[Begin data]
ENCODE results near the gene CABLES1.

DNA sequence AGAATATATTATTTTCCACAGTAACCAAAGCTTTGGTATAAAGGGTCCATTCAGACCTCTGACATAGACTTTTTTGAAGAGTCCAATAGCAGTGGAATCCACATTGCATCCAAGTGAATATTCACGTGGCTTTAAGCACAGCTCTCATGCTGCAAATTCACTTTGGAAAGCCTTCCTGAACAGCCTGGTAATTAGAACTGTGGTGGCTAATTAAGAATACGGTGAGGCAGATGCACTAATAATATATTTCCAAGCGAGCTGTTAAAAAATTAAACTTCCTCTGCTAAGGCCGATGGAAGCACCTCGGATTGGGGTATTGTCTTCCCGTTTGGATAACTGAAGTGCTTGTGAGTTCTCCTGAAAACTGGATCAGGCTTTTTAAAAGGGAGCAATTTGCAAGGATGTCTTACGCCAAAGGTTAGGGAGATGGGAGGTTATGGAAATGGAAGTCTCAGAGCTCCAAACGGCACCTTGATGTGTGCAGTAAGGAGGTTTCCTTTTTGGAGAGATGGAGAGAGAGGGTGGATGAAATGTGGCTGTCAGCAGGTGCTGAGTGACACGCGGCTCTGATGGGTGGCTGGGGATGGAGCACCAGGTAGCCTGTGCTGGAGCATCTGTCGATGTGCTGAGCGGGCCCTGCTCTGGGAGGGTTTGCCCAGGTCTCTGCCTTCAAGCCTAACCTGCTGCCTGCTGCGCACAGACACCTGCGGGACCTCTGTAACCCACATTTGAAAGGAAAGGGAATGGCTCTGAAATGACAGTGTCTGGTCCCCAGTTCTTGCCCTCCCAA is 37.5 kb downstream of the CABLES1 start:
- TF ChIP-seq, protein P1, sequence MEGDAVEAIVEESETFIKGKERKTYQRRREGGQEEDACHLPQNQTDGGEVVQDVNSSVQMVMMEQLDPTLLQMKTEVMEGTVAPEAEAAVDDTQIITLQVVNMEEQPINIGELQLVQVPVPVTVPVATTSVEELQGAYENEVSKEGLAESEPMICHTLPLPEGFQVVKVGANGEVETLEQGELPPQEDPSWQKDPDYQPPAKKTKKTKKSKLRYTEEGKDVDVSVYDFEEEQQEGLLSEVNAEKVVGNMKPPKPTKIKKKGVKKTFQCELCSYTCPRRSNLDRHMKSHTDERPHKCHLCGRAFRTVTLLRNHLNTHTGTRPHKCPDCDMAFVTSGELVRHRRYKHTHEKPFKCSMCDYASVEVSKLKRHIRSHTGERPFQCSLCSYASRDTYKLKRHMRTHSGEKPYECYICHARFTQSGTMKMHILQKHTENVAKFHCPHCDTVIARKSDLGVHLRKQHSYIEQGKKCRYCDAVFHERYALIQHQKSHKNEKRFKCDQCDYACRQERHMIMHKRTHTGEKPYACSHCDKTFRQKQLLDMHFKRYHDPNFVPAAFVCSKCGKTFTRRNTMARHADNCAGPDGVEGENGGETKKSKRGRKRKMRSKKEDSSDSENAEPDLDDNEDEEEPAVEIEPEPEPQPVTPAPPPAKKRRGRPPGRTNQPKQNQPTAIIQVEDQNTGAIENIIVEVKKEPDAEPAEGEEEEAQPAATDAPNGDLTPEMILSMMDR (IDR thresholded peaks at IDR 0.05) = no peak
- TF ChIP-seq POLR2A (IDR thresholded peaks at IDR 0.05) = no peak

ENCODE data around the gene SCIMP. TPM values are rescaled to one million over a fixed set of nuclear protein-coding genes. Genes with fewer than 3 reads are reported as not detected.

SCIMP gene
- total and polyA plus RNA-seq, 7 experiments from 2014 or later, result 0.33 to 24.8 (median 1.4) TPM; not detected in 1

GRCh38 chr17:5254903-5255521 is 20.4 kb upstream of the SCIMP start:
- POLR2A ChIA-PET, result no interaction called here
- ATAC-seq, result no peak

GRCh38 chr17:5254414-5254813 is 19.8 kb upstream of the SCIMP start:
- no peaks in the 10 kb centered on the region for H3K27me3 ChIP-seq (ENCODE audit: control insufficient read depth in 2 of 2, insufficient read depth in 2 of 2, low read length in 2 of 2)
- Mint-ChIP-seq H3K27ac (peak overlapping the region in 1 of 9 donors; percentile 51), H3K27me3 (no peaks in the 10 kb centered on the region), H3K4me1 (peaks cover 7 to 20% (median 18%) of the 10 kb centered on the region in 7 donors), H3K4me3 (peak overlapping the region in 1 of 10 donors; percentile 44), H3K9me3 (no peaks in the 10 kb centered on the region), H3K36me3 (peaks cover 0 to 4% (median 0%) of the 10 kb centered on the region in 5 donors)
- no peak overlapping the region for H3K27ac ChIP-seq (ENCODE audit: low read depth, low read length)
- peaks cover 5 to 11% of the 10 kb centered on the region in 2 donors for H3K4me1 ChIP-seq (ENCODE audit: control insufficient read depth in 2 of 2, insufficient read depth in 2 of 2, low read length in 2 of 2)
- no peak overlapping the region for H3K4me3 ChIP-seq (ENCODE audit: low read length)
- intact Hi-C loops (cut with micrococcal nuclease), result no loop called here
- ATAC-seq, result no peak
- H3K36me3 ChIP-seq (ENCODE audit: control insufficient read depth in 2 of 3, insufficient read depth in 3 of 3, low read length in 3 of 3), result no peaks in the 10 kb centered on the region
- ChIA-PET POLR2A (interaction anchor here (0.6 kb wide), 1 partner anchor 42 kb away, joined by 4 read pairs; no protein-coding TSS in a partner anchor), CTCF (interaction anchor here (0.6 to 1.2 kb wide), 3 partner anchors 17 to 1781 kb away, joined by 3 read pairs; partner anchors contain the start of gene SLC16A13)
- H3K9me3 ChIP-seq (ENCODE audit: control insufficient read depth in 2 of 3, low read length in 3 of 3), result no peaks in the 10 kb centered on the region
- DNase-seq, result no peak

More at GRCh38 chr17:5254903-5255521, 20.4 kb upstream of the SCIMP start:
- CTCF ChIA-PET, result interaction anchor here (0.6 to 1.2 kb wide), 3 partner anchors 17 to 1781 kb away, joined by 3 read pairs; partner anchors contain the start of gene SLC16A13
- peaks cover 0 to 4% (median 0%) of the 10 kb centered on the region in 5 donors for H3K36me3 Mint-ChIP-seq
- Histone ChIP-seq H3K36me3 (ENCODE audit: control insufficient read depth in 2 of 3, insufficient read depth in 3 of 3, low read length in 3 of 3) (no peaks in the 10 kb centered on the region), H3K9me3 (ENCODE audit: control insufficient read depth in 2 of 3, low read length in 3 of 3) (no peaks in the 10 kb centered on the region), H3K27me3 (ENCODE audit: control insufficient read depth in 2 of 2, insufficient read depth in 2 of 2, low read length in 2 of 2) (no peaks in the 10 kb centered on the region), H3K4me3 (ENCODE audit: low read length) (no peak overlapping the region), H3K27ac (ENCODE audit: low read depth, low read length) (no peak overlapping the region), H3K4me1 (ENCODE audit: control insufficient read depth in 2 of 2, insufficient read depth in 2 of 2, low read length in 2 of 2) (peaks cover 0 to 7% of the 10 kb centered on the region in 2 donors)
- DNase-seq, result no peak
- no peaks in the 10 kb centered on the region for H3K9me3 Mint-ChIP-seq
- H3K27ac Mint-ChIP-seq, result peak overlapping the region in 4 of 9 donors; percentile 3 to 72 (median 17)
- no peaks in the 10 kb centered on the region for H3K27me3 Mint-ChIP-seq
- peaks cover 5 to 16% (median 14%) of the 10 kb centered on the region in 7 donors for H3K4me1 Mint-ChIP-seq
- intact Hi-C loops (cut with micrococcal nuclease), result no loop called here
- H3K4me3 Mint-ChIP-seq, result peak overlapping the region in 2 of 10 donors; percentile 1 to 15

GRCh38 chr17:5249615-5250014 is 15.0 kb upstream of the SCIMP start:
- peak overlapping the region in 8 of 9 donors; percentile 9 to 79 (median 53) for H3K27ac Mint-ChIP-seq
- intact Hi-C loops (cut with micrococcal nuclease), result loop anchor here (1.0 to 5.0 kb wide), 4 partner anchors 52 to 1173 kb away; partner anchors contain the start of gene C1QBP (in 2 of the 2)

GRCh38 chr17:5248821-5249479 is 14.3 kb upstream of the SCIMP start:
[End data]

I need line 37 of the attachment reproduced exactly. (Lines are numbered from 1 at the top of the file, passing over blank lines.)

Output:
GRCh38 chr17:5248821-5249479 is 14.3 kb upstream of the SCIMP start: